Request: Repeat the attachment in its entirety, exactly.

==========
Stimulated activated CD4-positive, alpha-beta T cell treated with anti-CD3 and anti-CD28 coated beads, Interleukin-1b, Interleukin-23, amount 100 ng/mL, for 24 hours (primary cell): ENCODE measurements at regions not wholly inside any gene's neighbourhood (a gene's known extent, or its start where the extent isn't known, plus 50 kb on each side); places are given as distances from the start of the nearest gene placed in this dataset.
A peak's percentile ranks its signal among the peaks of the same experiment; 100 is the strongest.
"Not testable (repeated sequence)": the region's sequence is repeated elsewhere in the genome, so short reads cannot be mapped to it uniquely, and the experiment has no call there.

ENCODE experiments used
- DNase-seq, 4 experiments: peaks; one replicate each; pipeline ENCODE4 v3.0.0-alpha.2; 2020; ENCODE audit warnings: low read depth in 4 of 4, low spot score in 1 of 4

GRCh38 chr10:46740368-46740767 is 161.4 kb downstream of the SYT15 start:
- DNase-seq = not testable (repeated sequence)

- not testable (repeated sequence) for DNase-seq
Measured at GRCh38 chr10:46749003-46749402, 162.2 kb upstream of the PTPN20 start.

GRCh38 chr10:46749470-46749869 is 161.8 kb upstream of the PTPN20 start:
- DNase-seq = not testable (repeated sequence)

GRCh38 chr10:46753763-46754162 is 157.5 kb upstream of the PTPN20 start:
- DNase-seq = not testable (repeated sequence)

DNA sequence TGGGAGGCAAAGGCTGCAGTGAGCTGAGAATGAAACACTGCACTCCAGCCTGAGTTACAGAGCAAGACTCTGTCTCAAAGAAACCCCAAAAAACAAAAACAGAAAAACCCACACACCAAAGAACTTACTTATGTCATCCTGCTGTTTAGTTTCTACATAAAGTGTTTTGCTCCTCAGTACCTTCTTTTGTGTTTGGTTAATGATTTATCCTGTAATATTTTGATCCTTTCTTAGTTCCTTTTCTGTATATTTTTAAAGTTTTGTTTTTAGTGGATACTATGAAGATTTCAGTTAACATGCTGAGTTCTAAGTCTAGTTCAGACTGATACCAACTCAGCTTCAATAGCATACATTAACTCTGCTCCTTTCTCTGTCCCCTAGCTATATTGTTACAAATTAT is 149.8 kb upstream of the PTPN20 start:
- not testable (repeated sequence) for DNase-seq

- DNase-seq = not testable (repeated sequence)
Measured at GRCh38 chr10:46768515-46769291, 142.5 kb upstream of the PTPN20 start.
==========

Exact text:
Stimulated activated CD4-positive, alpha-beta T cell treated with anti-CD3 and anti-CD28 coated beads, Interleukin-1b, Interleukin-23, amount 100 ng/mL, for 24 hours (primary cell): ENCODE measurements at regions not wholly inside any gene's neighbourhood (a gene's known extent, or its start where the extent isn't known, plus 50 kb on each side); places are given as distances from the start of the nearest gene placed in this dataset.
A peak's percentile ranks its signal among the peaks of the same experiment; 100 is the strongest.
"Not testable (repeated sequence)": the region's sequence is repeated elsewhere in the genome, so short reads cannot be mapped to it uniquely, and the experiment has no call there.

ENCODE experiments used
- DNase-seq, 4 experiments: peaks; one replicate each; pipeline ENCODE4 v3.0.0-alpha.2; 2020; ENCODE audit warnings: low read depth in 4 of 4, low spot score in 1 of 4

GRCh38 chr10:46740368-46740767 is 161.4 kb downstream of the SYT15 start:
- DNase-seq = not testable (repeated sequence)

- not testable (repeated sequence) for DNase-seq
Measured at GRCh38 chr10:46749003-46749402, 162.2 kb upstream of the PTPN20 start.

GRCh38 chr10:46749470-46749869 is 161.8 kb upstream of the PTPN20 start:
- DNase-seq = not testable (repeated sequence)

GRCh38 chr10:46753763-46754162 is 157.5 kb upstream of the PTPN20 start:
- DNase-seq = not testable (repeated sequence)

DNA sequence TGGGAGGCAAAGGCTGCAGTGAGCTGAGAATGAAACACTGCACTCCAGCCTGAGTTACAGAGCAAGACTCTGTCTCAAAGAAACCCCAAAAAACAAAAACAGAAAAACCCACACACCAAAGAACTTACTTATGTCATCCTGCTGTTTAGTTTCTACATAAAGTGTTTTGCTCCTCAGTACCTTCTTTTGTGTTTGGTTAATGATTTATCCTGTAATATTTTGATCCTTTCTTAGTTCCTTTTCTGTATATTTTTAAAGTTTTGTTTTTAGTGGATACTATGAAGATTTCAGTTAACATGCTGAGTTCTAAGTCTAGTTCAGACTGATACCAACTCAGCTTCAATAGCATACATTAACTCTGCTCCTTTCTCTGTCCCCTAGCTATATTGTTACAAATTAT is 149.8 kb upstream of the PTPN20 start:
- not testable (repeated sequence) for DNase-seq

- DNase-seq = not testable (repeated sequence)
Measured at GRCh38 chr10:46768515-46769291, 142.5 kb upstream of the PTPN20 start.